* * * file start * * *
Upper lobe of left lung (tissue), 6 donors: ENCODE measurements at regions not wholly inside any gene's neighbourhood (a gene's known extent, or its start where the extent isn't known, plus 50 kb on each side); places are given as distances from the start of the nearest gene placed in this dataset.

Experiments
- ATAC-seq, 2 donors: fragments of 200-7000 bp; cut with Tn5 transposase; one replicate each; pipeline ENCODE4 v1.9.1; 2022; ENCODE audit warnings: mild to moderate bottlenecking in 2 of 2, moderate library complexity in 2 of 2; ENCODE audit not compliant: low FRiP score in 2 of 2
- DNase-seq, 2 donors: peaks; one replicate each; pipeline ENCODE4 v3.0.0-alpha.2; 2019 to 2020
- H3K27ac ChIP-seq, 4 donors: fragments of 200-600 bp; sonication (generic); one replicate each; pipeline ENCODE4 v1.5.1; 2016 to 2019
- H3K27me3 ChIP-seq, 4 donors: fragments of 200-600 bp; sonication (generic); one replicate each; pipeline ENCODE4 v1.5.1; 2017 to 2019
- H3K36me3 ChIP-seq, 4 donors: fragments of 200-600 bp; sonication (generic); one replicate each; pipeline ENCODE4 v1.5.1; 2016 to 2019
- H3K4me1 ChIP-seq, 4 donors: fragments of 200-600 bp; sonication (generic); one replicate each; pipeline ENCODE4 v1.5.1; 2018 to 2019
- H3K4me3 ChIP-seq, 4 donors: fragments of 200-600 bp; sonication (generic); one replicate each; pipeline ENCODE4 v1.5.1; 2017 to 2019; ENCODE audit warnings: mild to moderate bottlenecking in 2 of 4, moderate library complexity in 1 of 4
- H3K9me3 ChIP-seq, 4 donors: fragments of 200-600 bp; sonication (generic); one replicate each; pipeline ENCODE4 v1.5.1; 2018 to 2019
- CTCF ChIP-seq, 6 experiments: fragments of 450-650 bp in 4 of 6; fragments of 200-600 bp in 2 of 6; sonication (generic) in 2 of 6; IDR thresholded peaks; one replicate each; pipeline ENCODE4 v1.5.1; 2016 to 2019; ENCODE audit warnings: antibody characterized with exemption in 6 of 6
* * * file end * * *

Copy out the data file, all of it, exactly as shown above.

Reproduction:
Upper lobe of left lung (tissue), 6 donors: ENCODE measurements at regions not wholly inside any gene's neighbourhood (a gene's known extent, or its start where the extent isn't known, plus 50 kb on each side); places are given as distances from the start of the nearest gene placed in this dataset.

Experiments
- ATAC-seq, 2 donors: fragments of 200-7000 bp; cut with Tn5 transposase; one replicate each; pipeline ENCODE4 v1.9.1; 2022; ENCODE audit warnings: mild to moderate bottlenecking in 2 of 2, moderate library complexity in 2 of 2; ENCODE audit not compliant: low FRiP score in 2 of 2
- DNase-seq, 2 donors: peaks; one replicate each; pipeline ENCODE4 v3.0.0-alpha.2; 2019 to 2020
- H3K27ac ChIP-seq, 4 donors: fragments of 200-600 bp; sonication (generic); one replicate each; pipeline ENCODE4 v1.5.1; 2016 to 2019
- H3K27me3 ChIP-seq, 4 donors: fragments of 200-600 bp; sonication (generic); one replicate each; pipeline ENCODE4 v1.5.1; 2017 to 2019
- H3K36me3 ChIP-seq, 4 donors: fragments of 200-600 bp; sonication (generic); one replicate each; pipeline ENCODE4 v1.5.1; 2016 to 2019
- H3K4me1 ChIP-seq, 4 donors: fragments of 200-600 bp; sonication (generic); one replicate each; pipeline ENCODE4 v1.5.1; 2018 to 2019
- H3K4me3 ChIP-seq, 4 donors: fragments of 200-600 bp; sonication (generic); one replicate each; pipeline ENCODE4 v1.5.1; 2017 to 2019; ENCODE audit warnings: mild to moderate bottlenecking in 2 of 4, moderate library complexity in 1 of 4
- H3K9me3 ChIP-seq, 4 donors: fragments of 200-600 bp; sonication (generic); one replicate each; pipeline ENCODE4 v1.5.1; 2018 to 2019
- CTCF ChIP-seq, 6 experiments: fragments of 450-650 bp in 4 of 6; fragments of 200-600 bp in 2 of 6; sonication (generic) in 2 of 6; IDR thresholded peaks; one replicate each; pipeline ENCODE4 v1.5.1; 2016 to 2019; ENCODE audit warnings: antibody characterized with exemption in 6 of 6